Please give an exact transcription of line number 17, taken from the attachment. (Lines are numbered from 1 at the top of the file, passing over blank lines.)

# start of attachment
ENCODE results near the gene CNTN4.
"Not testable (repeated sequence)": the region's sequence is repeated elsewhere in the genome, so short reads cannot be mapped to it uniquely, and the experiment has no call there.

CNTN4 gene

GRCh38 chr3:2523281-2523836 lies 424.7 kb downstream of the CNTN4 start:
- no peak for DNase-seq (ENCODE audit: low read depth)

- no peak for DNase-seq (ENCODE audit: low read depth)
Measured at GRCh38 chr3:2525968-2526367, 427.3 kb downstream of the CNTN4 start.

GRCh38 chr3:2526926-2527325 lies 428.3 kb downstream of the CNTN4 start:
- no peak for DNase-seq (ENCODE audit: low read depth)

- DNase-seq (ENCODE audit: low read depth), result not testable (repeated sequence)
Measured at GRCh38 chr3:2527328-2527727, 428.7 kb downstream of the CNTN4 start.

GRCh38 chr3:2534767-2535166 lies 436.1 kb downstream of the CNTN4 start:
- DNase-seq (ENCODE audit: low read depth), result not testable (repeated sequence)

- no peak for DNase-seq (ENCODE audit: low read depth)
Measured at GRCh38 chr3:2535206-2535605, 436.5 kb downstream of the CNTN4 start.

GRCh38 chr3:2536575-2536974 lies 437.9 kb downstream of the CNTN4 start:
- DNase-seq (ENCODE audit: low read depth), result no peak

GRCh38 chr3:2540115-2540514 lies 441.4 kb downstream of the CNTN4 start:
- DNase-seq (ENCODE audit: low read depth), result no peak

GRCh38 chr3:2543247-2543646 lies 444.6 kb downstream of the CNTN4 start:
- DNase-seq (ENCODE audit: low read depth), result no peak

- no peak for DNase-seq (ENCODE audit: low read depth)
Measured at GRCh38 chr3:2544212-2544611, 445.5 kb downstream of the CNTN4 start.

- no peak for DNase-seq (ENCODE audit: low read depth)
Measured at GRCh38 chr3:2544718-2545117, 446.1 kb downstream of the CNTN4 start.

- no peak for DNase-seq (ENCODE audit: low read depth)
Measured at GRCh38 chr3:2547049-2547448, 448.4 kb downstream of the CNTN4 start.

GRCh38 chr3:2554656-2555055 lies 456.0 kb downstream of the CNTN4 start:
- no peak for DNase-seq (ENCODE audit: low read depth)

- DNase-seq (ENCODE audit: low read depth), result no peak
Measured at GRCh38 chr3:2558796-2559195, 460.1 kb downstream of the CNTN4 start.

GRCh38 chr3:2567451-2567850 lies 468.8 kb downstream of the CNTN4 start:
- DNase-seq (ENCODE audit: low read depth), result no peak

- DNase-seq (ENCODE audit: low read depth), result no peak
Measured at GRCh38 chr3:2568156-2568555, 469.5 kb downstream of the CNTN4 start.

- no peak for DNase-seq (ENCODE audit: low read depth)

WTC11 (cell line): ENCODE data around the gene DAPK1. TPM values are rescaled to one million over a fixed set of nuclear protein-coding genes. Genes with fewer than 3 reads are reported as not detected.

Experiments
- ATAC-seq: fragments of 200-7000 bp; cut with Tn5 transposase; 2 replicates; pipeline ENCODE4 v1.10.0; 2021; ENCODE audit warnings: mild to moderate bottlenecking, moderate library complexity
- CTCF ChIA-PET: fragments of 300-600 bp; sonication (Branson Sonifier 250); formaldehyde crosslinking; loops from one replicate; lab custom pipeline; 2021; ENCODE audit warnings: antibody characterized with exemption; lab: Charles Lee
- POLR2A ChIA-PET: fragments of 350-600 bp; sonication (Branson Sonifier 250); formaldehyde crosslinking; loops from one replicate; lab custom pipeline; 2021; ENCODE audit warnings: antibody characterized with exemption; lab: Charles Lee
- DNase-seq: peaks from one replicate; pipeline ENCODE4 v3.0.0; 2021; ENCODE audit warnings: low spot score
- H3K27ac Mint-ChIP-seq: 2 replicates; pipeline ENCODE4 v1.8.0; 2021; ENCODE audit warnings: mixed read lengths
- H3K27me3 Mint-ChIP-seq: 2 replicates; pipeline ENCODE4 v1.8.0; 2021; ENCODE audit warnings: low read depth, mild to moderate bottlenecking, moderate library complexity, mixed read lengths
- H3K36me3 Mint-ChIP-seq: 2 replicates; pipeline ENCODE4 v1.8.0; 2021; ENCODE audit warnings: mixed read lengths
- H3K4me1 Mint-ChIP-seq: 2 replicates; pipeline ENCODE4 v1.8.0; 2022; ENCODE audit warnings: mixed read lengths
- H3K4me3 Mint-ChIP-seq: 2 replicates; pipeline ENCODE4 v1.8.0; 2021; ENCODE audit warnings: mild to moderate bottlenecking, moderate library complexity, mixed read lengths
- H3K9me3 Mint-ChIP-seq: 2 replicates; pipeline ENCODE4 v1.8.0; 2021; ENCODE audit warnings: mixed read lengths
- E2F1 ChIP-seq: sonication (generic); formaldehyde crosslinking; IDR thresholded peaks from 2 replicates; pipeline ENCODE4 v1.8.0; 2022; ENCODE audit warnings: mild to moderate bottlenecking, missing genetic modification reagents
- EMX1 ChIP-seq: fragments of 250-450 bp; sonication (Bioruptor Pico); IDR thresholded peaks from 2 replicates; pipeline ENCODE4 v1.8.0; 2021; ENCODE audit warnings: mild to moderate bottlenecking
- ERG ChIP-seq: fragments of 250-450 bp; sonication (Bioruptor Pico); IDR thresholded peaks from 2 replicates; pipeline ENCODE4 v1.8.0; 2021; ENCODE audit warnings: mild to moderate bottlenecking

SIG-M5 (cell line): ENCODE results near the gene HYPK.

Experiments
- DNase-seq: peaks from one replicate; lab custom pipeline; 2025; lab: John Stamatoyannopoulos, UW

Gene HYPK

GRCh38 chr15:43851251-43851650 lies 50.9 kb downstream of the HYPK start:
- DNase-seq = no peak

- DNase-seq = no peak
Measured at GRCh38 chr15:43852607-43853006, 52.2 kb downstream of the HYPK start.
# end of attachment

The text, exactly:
- DNase-seq (ENCODE audit: low read depth), result no peak